Equitable Life

Trapped Annuitants

supporting the With-Profit annuitants of Equitable Life



An Equitable Assessment of Rights and Wrongs

by Dr Michael Nassim

8.  Mis-selling, misrepresentation, misdirection, and inducement


8.  Mis-selling, misrepresentation, misdirection, and inducement

The writer maintains that mis-selling embraces all the subsequent categories given in the above heading, and hence that they are subordinate to it.  Misrepresentation is holding the facts to be other than they are, and may be unconscious and honest, if then sometimes also negligent or incompetent, or it may be intended and thus deceitful ab initio.  Misdirection is the recommendation to purchase something specific when the seller knows that more suitable options exist.  Inducements include, but are not limited to, an enumeration of the benefits, real or illusory, that may reasonably be expected to attend the purchase.  If the seller knows or suspects that there is no real likelihood of these materialising, then they too are falsely based.


In the present circumstances misrepresentation, misdirection and inducement all apply to the various categories of Equitable policyholders.  Examples of misrepresentation include inappropriate claims of financial strength and prospects of the With Profits Fund, that the effects of the House of Lords Appeal would be inconsequential, or that the cost to the fund would not amount to more than £50 million pounds.  Misdirection in this instance includes the steering of clients towards the inherently unsound Equitable With Profits Fund when other sound funds were on offer by the Equitable, or sound with With Profits funds which were known to exist and to be offered by other insurers.


The writer also holds that, in the case of the Equitable, inducement has been a significant factor.  All or nearly all Equitable clients were told that they would do better if they used a mutual office which did not have to pay dividends to external shareholders, and better still if they used one that did not pay commissions to outside salesmen and advisers.  They were also told that, in no small part as a result of this, the Society had a high overall administrative efficiency and a much lower expense ratio than its competitors.  They were further told, or allowed to believe, that these continued advantages had over many years led to the strength and enviably good bonus record of the With Profits Fund.  We now know that the last of these inducements was also a misrepresentation.  However, the first two were not.  They may properly be regarded as intrinsic benefits stemming from direct collective ownership and expense-free sales.  If so, they are rightful and reasonable expectations upon which a defined value can and should be placed. And as such, had the Society been correctly administered, they would have accrued to the lasting benefit of members.  If one looks at the dividend paid by other U.K. insurers, we may rate this benefit conservatively as 3% per annum, plus, say, another 0.5% per annum for the low cost of sales. This must be borne in mind when members’ losses are estimated.  Furthermore this combination of benefits appeared unique at the time.  This highlights the difficulty (for those such as B. & W. Deloitte at the behest of the Society21) who wish to factor in fluctuations in market value by cross-reference to the fate of comparable products offered by other providers when estimating loss and making offers of compensation.  But in any case, we shall later see that market fluctuations are by no means the only factor to take into account.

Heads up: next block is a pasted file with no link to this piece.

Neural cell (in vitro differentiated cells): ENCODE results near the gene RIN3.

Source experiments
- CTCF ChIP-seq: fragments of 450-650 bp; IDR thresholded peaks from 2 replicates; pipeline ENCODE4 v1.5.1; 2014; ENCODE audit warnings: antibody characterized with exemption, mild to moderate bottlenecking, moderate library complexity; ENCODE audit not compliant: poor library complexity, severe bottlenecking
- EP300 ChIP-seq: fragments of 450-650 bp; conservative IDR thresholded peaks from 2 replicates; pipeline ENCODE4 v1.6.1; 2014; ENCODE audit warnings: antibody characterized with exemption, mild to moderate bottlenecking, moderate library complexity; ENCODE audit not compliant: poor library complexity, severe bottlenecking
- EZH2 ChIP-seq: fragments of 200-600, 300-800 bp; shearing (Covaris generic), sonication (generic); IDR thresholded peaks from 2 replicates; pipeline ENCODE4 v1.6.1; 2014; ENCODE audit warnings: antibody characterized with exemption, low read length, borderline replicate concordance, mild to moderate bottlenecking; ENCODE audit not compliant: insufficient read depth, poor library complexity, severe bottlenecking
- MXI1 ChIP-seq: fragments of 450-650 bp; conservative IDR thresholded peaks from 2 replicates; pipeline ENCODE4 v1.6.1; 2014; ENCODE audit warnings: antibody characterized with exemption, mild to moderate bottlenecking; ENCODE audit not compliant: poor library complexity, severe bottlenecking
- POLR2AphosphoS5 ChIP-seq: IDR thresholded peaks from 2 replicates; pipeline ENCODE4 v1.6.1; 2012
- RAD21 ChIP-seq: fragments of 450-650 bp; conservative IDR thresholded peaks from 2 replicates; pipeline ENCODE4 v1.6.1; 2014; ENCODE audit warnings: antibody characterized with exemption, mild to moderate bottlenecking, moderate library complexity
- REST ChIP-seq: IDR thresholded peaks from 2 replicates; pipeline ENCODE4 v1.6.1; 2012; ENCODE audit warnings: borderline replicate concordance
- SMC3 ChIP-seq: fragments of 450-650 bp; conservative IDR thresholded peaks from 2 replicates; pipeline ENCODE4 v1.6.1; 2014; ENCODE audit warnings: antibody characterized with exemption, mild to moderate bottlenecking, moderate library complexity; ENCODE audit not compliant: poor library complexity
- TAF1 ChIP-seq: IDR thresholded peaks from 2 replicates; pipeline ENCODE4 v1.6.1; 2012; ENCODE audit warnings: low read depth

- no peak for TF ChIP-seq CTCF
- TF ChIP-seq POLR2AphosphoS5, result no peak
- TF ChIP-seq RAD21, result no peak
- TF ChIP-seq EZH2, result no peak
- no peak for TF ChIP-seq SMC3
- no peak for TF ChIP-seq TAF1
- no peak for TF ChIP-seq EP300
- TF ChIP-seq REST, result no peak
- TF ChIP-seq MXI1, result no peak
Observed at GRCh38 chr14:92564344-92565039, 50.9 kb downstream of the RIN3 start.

The mis-selling approach has had its value when considering what should have taken place during the exchanges between individual representatives and their clients.  It has also been useful in establishing what information should have been presented in the Society’s literature, and to its representatives.  Even so, it is very much a “bottom upwards” approach.  It must therefore be complemented by a “top down” assessment, which conveniently happens to be essentially the same one as for fraud.  Here the crucial fact remains that the representatives were kept in material and continuing ignorance of the risks and weaknesses at the heart of the product they were selling.  Moreover, they may at the same time have been encouraged to direct clients towards the With Profits Fund rather than to safer investments- key features of a Ponzi operation.  The level within the Society at which incentivised ignorance of sales personnel began therefore remains a highly pertinent item, and we should look to the Penrose Report for an authoritative lead into it.  Fraud thus again emerges as the dominant and central issue, of which mis-selling was merely a contributory part.


Elements of this section are also relevant to the substantial number of members who were persuaded by Society representatives to adopt the income drawdown option, and so unwittingly forfeited their valuable GAR rights.